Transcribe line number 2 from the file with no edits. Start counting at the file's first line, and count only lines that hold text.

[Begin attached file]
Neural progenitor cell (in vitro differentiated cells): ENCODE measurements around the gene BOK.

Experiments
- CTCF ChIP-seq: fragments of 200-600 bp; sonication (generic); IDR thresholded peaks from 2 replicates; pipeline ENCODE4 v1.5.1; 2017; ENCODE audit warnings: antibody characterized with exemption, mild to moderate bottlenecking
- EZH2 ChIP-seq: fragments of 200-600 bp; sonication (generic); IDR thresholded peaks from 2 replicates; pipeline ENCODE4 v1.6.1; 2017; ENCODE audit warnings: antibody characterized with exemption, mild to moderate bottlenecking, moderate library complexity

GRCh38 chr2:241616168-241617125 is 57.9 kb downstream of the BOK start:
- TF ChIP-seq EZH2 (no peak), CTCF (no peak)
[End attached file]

Experiments